Canadian Rockies Ecoregion and Birding Sites
Click to see a detailed map with birding sites.
The small Washington portion of this vast ecoregion comprises the Selkirk Mountains of the northeastern corner of the state and a narrow fringe of mountains along the Idaho line south of the Spokane Valley. From here the ecoregion extends east and north through the Idaho Panhandle, northwestern Montana, and southern British Columbia and Alberta to the continental divide and the upper east slopes of the Rockies.
The Selkirk Mountains and the Pend Oreille River, flowing north through a trough within the Selkirks, are the dominant landforms in this ecoregion. Beginning at Mica Peak southeast of Spokane, the Selkirks extend north along the Idaho-Washington border for more than 100 miles, continuing into Canada. Though often spoken of as part of the Rocky Mountain system, they really belong to an earlier geological epoch and consist mainly of crystalline or highly metamorphosed rocks such as granites, gneiss, and schists. Their outline, too, is rounder and less serrated than that of the Rockies, as a result of gradual erosion from the ebb and flow of glaciation over the last two million years. Today's landscape, dotted with many lakes, bogs, and marshes, emerged from the melting ice about 10,000 years ago. Elevations range from about 1,300 feet on the Columbia River at Northport to peaks above 7,300 feet.
The climate is influenced by both the maritime climate that brings dry summers and the continental climate that brings precipitation throughout the year. Thus valley floors in the northeast corner of the state are wetter than similar elevations in the interior to the west and south. Annual precipitation ranges from 20-30 inches in the southern lowlands to about 80 inches in the northeast corner. Temperatures dip below freezing in the coldest winter months throughout the ecoregion but ascend to more than 80 degrees F in the drier southern part in midsummer. Significant snow pack develops at middle and upper elevations, which become colder in winter than similar elevations elsewhere in the state.
Vegetation cover within the region varies with precipitation, temperature and elevation. Douglas-fir and ponderosa pine make up the predominant tree communities at lower elevations. Stands of grand fir, western hemlock, and western red cedar occupy wet valleys at the northeastern corner of the state, producing forests much like those of western Washington. Understory plants are similar, with ferns, blueberries, currants, and spiraeas, but are often species different from those west of the Cascades. The subalpine ecosystem occupies mountainsides and valleys above 5,700 feet. The principal forest community of the lower subalpine zone comprises Engelmann spruce, whitebark pine, and lodgepole pine. Subalpine fir dominates the upper subalpine zone. Western larch and western white pine can be major components of the moister forests. Recurrent fires have played a significant role in the development of the forests in this ecoregion, favoring fire-resistant species such as lodgepole pine, which covers huge areas after burns. Grasslands, variably dominated by green fescue, Idaho fescue, or rough fescue, occur along the foothills and on higher-elevation, south-facing slopes. Riparian, marsh, wet-meadow, and lake habitats occur at a range of elevations.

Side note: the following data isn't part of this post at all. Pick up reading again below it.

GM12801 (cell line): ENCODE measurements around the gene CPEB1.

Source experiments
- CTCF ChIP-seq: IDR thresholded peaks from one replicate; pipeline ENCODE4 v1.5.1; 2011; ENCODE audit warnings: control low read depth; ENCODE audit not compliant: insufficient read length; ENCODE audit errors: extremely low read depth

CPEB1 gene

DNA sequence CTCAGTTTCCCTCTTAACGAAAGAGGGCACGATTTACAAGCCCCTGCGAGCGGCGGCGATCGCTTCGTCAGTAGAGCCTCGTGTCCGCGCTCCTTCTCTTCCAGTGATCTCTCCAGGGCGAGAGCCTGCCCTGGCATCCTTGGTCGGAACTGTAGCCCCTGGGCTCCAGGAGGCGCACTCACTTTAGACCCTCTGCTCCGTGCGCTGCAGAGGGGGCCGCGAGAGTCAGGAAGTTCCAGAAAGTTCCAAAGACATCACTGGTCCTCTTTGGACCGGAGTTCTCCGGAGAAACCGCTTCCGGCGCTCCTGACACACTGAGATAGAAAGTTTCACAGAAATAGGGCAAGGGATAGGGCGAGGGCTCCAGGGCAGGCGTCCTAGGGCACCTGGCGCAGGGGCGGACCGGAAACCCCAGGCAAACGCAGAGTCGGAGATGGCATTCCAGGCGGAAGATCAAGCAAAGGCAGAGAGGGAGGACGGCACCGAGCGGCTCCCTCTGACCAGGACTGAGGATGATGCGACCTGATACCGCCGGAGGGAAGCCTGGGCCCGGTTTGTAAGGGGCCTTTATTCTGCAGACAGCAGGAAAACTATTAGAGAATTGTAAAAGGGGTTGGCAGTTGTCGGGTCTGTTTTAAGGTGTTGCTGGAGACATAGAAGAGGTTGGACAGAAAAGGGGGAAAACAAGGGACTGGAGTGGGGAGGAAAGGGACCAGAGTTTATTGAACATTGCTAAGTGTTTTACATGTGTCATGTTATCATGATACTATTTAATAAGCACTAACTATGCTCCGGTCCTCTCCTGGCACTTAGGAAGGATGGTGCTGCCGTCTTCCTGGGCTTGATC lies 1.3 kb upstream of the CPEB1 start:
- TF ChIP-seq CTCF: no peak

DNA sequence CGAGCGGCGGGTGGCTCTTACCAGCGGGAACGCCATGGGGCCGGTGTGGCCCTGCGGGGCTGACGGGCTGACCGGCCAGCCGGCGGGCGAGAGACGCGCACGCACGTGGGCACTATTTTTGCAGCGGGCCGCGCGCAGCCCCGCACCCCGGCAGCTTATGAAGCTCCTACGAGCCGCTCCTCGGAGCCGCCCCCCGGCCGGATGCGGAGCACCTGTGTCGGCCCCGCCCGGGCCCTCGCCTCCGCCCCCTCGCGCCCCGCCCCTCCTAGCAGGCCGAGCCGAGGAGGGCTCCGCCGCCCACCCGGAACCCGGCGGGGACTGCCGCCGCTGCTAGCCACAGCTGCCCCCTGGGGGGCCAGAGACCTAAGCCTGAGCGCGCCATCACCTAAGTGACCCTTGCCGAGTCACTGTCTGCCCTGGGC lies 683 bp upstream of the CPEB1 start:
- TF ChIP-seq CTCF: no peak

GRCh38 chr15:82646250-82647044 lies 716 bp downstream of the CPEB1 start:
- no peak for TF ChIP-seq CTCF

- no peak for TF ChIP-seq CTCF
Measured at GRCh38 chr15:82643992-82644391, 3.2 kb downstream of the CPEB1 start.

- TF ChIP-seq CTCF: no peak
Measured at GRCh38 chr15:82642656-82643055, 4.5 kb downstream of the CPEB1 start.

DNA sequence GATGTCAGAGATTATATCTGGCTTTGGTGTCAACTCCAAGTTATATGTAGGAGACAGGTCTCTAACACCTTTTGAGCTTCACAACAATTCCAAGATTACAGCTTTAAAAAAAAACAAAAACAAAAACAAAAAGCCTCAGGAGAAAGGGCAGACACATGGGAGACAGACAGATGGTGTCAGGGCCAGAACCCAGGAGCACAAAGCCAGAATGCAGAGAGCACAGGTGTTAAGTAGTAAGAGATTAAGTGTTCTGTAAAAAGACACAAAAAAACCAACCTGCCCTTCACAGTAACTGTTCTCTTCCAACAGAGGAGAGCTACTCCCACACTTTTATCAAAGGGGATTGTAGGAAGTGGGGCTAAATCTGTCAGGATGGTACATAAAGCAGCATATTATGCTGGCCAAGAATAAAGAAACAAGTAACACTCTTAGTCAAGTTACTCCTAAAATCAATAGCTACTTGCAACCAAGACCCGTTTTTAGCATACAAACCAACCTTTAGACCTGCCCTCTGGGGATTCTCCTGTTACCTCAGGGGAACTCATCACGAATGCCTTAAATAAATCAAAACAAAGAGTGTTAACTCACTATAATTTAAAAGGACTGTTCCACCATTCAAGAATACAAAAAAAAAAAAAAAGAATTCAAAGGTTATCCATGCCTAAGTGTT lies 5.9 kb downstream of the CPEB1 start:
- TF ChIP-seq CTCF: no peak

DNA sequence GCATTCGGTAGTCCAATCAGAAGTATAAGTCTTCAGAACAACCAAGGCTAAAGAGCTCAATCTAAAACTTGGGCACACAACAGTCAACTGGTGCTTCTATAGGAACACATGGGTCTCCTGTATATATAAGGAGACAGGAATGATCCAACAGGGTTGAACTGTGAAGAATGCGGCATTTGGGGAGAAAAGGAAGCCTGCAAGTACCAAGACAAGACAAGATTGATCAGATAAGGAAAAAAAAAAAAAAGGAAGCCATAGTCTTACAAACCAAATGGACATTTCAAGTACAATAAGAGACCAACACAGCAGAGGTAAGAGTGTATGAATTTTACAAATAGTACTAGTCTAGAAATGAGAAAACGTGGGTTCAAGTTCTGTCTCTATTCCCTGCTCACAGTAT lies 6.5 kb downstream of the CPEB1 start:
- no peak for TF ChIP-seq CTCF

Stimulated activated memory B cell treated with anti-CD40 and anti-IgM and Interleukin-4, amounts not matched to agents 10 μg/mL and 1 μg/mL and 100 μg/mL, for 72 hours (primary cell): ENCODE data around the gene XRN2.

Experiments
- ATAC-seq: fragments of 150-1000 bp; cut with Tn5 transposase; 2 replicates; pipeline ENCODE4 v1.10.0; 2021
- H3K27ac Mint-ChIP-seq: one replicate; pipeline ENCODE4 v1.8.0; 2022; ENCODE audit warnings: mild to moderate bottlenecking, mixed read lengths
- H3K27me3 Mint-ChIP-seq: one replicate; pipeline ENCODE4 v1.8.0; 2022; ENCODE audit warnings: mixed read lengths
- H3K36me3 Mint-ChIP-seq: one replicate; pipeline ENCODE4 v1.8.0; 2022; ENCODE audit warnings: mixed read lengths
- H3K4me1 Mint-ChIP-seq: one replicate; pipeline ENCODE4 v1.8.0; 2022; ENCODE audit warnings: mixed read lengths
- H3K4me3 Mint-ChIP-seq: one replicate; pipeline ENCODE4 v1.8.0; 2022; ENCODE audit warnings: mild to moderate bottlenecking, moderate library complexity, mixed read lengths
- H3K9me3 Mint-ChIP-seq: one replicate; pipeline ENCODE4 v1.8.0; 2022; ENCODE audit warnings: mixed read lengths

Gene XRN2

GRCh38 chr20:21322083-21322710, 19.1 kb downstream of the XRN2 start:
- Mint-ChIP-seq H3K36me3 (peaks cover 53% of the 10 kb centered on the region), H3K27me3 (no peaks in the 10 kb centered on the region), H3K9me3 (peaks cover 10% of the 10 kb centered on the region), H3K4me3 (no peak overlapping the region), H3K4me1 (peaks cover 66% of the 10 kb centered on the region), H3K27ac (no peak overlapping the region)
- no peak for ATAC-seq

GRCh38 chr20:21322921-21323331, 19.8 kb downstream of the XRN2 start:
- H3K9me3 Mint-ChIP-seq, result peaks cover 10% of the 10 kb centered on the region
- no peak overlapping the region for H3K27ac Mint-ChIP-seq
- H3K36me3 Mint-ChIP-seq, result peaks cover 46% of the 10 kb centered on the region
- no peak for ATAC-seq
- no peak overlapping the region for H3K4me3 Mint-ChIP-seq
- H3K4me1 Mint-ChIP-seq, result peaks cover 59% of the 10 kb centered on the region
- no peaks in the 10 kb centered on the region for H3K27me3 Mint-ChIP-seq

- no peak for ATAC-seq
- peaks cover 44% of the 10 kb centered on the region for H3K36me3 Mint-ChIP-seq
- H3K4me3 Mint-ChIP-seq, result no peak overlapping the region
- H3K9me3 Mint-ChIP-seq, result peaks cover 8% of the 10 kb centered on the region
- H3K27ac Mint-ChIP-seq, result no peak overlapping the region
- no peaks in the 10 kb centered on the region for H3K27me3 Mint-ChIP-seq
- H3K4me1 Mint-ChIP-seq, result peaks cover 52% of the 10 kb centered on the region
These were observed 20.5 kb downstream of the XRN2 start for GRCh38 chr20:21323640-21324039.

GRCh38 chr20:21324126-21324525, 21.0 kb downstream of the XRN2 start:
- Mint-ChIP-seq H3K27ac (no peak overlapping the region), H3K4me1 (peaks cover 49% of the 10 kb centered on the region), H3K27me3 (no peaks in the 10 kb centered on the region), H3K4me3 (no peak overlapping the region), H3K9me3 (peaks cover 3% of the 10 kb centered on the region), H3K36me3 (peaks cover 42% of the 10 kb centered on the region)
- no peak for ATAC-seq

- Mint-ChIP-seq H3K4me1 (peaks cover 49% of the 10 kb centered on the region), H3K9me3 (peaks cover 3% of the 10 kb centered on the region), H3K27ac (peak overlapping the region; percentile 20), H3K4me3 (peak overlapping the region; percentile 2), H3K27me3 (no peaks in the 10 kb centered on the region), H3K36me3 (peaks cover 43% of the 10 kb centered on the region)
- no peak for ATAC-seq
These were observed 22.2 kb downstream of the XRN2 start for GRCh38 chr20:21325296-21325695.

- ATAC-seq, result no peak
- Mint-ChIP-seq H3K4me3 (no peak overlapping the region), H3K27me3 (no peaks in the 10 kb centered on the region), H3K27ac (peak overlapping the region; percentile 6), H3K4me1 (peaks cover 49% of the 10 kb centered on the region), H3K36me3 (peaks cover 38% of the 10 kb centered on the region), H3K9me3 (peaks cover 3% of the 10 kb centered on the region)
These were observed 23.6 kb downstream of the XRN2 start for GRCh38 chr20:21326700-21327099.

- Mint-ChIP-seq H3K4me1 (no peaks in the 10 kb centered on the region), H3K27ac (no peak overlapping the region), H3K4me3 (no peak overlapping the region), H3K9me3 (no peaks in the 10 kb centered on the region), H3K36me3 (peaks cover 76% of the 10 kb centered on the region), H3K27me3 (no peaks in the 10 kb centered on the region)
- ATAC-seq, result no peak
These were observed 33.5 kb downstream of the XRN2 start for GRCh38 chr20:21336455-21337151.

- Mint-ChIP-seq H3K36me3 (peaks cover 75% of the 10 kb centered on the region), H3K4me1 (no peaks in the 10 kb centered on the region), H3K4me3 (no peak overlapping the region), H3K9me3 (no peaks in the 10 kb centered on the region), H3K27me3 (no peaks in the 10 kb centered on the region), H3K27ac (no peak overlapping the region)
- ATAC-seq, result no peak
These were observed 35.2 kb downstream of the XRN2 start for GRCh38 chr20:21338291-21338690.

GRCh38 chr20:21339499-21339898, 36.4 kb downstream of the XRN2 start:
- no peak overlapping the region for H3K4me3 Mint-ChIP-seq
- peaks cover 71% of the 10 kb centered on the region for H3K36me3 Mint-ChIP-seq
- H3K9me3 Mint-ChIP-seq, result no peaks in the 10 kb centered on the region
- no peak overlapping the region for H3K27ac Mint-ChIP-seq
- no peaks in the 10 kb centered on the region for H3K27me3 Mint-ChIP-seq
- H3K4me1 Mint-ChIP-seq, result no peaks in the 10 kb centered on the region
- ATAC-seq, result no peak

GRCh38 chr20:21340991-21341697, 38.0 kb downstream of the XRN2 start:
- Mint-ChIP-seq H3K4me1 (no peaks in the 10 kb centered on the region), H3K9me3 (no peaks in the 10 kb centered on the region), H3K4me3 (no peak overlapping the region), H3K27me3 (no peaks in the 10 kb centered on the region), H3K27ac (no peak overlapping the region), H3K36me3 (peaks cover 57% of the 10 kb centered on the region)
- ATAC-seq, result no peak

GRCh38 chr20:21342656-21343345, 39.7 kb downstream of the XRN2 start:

Only a small part of the region has been converted to agricultural and urban uses; hence its principal habitats are largely intact. Development is concentrated along the Pend Oreille River, where dams have altered or eliminated riparian habitats. Decades of fire suppression have resulted in dense, fire-prone forests. The Salmo-Priest Wilderness Area contains a large area of virgin conifer forest. Logging, as usual in forested regions, is the main source of disturbance and habitat destruction.